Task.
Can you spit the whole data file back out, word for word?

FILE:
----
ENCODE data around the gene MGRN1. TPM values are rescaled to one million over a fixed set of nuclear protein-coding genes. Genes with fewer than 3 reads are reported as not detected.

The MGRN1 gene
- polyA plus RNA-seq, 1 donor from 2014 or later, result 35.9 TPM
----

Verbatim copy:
ENCODE data around the gene MGRN1. TPM values are rescaled to one million over a fixed set of nuclear protein-coding genes. Genes with fewer than 3 reads are reported as not detected.

The MGRN1 gene
- polyA plus RNA-seq, 1 donor from 2014 or later, result 35.9 TPM